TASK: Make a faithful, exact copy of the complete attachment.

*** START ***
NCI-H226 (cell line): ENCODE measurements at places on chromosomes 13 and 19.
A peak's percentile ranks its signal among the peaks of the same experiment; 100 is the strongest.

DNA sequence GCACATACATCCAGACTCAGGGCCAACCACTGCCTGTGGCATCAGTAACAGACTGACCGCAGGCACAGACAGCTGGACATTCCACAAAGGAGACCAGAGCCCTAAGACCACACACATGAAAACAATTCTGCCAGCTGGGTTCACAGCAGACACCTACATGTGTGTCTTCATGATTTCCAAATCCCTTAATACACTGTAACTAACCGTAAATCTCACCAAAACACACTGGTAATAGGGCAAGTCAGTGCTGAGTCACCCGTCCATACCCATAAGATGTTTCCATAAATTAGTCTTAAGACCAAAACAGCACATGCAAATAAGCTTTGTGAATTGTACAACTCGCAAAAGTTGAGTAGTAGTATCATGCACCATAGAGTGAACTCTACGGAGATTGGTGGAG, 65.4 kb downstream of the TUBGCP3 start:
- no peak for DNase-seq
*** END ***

NCI-H226 (cell line): ENCODE measurements at places on chromosomes 13 and 19.
A peak's percentile ranks its signal among the peaks of the same experiment; 100 is the strongest.

DNA sequence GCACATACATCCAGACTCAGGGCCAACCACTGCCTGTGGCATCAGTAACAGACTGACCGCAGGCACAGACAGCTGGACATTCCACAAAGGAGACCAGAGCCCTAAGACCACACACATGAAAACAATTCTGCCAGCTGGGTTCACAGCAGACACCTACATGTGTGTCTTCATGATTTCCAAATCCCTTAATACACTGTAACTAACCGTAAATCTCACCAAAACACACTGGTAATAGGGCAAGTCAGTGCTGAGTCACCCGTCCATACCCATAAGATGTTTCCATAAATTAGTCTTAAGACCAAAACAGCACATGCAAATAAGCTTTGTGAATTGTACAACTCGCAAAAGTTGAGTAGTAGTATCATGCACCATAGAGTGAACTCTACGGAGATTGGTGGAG, 65.4 kb downstream of the TUBGCP3 start:
- no peak for DNase-seq